The unemployment rate and the nation’s increasingly precarious fiscal position – its enormous budget deficits and its ballooning debt – will be the dual points of emphasis in President Obama’s second State of the Union address on Tuesday.
But the president is limited in what he can do to make the doddering economic recovery move any faster. Many in Washington will be looking most closely for what specific steps President Obama proposes to deal with the deficit and debt. And unlike past years, there is a broadly shared feeling that he should offer up real, substantive and even somewhat politically risky proposals.
There are several directions he could go in. But interviews with several close observers of the issue yielded one thing they said he must do above all: make a compelling case to the American people that painful and unpalatable measures to put the nation’s books in order are necessary, and that all Americans will be negatively affected by such actions in the years ahead.
“He has to prepare the country for the kinds of tough choices that are required to stabilize the debt,” said Maya MacGuineas, president of the Committee for a Responsible Federal Budget.
Explaining the situation and the stakes is one part of this. Many Americans hear lip service paid to the deficit and national debt, but many casual observers probably do not know the difference between the gap left when government revenues do not match up to spending ($1.3 trillion) and the amount of money borrowed from creditors and still owed back to them ($14 trillion).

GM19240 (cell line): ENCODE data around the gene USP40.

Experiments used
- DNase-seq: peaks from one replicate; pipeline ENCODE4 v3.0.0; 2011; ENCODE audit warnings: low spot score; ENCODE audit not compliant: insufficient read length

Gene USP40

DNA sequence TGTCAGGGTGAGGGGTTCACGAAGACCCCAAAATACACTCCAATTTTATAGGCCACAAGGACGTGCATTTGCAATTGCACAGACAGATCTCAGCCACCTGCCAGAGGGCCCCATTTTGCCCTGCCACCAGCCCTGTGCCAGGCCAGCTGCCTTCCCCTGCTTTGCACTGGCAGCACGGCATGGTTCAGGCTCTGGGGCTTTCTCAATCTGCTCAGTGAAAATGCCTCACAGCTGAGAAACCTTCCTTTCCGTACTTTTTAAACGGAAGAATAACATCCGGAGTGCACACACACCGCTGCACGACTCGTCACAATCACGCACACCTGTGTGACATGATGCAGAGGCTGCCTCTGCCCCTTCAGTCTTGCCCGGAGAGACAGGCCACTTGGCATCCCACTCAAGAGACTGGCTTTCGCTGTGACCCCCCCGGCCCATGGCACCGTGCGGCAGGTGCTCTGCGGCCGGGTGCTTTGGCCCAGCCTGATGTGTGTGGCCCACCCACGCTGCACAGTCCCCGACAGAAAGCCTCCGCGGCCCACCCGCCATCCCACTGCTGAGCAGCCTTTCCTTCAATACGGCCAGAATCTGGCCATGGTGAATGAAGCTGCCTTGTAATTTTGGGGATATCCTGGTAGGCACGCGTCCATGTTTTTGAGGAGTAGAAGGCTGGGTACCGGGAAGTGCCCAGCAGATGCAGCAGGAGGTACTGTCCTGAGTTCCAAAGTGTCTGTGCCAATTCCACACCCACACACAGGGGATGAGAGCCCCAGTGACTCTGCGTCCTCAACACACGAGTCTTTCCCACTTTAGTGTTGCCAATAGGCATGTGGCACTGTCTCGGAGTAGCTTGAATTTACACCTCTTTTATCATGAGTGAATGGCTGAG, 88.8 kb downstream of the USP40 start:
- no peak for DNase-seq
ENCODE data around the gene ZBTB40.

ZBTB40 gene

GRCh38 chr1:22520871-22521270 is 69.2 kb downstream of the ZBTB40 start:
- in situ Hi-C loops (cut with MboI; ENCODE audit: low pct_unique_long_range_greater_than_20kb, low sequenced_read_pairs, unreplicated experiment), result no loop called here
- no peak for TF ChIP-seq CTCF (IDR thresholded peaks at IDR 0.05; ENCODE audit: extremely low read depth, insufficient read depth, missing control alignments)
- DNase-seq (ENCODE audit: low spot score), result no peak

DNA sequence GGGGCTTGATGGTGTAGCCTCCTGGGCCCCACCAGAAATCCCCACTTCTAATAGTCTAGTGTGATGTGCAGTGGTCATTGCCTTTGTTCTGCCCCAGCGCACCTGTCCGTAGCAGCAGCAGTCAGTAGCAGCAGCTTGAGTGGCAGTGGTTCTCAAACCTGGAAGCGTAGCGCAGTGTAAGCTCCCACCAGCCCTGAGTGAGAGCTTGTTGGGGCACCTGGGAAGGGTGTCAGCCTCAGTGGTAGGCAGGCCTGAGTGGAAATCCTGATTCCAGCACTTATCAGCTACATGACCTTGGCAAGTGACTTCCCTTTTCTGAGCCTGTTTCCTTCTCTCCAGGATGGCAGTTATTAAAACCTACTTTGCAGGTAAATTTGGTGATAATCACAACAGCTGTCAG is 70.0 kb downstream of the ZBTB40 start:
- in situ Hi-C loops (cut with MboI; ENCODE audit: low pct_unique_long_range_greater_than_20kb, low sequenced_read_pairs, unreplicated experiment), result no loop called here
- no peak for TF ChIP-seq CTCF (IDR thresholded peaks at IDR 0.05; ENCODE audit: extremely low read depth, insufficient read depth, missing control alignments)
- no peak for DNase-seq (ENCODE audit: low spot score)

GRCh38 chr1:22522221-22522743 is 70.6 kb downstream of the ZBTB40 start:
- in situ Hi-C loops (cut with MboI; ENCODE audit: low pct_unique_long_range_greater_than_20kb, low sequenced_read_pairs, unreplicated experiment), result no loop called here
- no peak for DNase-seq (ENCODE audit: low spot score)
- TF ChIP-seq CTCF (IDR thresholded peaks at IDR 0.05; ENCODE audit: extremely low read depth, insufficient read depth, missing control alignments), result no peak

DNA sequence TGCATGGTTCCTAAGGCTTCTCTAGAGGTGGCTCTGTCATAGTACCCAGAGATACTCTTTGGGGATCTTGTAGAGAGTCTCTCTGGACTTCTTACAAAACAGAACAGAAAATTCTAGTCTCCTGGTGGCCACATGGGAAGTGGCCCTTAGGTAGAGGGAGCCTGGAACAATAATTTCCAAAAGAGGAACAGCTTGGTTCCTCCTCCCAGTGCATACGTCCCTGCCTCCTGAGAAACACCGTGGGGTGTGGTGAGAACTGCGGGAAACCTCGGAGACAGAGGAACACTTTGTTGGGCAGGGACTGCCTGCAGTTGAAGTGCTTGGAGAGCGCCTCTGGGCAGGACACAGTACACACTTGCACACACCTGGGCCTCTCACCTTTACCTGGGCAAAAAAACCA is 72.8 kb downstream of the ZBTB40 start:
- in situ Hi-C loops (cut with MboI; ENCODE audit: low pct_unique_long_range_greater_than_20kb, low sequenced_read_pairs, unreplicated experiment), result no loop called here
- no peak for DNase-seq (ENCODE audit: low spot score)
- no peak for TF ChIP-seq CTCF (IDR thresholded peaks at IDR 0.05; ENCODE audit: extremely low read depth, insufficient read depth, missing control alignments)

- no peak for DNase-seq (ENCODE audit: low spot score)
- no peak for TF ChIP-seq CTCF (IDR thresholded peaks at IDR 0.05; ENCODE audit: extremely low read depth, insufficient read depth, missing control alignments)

Far more complicated is the risk in the next few years of a credit crisis similar to that of those in Greece and Ireland. The possibility of the federal budget being eaten up by entitlement spending and interest on the debt over the next decade or two adds yet another level of difficulty.
“There may well be US public debt tremors this year, both during federal debate over raising the debt ceiling and with at least a limited number of crises in local and city governments. The bigger problem, though, lies beyond 2011, as the unsustainability of the federal government’s fiscal trajectory becomes increasingly clear,” said Peter Orszag, Obama’s former White House budget director, in an op-ed published online by the Financial Times late Thursday night.
“I hope it does not ultimately require a crisis to restore fiscal sustainability at the federal level, but I fear it will,” Orszag said, in one of the more ominous pronouncements by a prominent economic official to date.
Whether Obama goes into specifics about what to do is another matter. There has been some expectation that Obama cannot give another speech that pays lip service to the need for fiscal reforms but does nothing to put his own neck out in favor of definitive steps.
“If he punts … that will be viewed as a real abdication of responsibility,” said James Capretta, a former senior budget official in the Bush administration now at the conservative Ethics and Public Policy Center.